Change your password

Lastly, one simple, but crucial point of protection, and one that we here at ITonDemand stress over and over again, change your password. Using a strong password, or perhaps an even stronger pass phrase, can cut down on a hacker’s ability to penetrate a network or computer.

If you’re still concerned about setting up a secure network, don’t hesitate to reach out to ITonDemand for help. It’s better to be safe than sorry.


(800) 297-8293  ·  info@ITonDemand.com

Your Wifi Security Is Our Top Priority

Your Wifi Security Is Our Top Priority

As you arrive home tonight and turn on the news, you may be greeted with the unpleasant news that ‘Wireless Internet Isn’t Safe, It’s Been Hacked!’

Please be assured that we are monitoring the situation, and patching all related systems that we manage to insure that you are protected.

This security breech is different from the normal methods that culprits and criminals have historically used to access your data (brute force, social engineering, phishing, etc…) in that the vulnerability is on the client machine, not the Wireless Access Point.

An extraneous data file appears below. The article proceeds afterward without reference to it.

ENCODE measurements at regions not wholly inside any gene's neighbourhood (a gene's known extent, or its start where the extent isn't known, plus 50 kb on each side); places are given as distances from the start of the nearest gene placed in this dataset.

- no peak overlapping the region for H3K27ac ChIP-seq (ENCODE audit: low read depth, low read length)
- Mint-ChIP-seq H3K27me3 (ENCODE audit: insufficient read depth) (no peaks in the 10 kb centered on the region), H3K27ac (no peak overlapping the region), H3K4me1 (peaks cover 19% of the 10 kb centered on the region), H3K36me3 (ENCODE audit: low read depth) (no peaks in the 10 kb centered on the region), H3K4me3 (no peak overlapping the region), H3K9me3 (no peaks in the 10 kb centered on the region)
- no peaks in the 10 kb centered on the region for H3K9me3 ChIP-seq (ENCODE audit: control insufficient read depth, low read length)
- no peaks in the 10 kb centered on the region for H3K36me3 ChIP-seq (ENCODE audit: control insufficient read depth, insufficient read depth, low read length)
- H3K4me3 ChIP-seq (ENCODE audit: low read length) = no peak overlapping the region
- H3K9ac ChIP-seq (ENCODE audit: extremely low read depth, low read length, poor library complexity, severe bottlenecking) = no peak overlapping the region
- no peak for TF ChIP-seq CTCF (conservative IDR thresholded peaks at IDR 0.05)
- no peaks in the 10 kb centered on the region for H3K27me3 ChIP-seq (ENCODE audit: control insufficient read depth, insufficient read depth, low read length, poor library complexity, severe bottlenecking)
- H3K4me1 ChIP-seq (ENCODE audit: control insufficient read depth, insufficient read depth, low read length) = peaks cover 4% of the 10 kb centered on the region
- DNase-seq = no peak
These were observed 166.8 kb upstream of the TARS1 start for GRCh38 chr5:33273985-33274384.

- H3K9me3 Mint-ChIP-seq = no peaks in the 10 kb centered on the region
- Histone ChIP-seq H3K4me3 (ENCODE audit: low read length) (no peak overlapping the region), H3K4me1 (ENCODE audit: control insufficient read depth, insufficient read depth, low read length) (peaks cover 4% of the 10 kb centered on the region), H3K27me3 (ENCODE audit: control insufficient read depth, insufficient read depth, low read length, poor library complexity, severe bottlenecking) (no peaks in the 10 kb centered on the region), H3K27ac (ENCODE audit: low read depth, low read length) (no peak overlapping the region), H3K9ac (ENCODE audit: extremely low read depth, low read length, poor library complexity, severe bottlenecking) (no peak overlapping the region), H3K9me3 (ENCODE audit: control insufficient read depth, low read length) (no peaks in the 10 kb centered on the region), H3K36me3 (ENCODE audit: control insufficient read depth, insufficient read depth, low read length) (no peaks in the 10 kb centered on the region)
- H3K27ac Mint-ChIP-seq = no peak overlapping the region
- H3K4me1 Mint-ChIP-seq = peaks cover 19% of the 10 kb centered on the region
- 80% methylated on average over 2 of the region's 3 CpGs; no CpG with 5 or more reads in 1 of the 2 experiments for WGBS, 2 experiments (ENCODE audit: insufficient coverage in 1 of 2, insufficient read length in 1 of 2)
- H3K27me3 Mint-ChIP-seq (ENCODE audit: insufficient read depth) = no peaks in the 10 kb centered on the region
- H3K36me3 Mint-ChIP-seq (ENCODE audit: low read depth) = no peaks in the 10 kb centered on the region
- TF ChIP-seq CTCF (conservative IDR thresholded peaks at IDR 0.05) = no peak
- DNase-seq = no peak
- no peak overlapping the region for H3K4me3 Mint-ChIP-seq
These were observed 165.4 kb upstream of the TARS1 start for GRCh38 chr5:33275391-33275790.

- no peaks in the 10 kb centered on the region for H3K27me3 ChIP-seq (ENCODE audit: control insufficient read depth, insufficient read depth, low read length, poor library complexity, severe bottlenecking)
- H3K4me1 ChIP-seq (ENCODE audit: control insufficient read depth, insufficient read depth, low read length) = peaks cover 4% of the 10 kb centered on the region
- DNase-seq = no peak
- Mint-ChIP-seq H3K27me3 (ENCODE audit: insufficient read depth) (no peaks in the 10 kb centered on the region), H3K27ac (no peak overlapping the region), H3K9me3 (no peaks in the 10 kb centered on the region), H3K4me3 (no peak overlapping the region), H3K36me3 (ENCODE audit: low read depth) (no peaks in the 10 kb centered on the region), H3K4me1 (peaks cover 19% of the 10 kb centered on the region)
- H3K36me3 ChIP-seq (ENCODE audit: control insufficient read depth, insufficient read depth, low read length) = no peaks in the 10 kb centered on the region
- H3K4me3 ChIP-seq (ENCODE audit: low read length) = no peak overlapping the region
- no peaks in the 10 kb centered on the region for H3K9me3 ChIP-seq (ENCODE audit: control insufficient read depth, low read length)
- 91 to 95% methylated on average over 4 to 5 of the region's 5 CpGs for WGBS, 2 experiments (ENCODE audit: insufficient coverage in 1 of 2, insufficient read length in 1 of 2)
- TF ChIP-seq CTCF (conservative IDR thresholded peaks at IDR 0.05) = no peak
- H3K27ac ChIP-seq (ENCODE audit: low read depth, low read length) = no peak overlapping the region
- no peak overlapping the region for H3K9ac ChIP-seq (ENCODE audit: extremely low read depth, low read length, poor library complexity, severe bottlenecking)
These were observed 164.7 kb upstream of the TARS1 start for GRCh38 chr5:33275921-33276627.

This means that each device you have connecting to your Wi-Fi is a potential security risk, and should be updated as soon as possible.

– For ITonDemand customers using Windows workstations, updates pushed to your computers on October 10th included the applicable security updates. Please be sure that you have rebooted to apply any patches that we have deployed to you.

– For customers using Mac or any other platform, as the updates become available for your particular hardware they will be automatically pushed out by those vendors as they become available.

All available patches for ITonDemand managed Wi-Fi devices have been applied and will be pushed out to your managed devices this evening to insure that they are protected from this attack as well.

In the event that you have a non-managed access point (wireless router) or would like to consult with us on your best options to be sure that your business and data are protected, please feel free to reach out to us and we will be happy to assist.